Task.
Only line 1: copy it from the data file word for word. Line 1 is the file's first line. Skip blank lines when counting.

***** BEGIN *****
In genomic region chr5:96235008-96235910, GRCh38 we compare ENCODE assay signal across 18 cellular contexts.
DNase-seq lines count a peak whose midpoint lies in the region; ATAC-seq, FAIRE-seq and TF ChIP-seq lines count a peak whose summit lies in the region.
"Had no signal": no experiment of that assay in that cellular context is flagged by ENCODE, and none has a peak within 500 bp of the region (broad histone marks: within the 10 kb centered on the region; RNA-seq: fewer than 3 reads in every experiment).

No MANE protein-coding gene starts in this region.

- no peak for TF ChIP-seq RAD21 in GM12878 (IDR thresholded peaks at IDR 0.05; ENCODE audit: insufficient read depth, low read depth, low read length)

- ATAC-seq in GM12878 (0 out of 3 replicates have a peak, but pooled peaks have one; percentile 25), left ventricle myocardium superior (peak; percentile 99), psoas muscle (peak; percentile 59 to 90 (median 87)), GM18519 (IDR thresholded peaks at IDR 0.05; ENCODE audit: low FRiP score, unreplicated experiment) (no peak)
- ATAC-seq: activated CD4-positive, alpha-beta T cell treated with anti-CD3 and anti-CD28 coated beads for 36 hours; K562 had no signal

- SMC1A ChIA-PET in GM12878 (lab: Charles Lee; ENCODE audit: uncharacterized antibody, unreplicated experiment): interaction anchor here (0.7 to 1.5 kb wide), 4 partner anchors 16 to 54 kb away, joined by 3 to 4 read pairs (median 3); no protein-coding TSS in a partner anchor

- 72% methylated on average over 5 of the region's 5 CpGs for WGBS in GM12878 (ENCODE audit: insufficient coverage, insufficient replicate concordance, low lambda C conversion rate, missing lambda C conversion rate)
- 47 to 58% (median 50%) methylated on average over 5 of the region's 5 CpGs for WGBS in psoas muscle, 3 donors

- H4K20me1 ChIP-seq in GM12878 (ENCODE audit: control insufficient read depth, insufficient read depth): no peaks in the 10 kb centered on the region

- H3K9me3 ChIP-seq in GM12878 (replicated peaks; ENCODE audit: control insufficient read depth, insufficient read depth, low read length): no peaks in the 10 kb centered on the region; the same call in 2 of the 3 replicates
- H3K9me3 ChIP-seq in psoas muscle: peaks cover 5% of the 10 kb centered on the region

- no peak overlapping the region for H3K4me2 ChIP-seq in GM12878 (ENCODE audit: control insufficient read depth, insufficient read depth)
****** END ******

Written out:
In genomic region chr5:96235008-96235910, GRCh38 we compare ENCODE assay signal across 18 cellular contexts.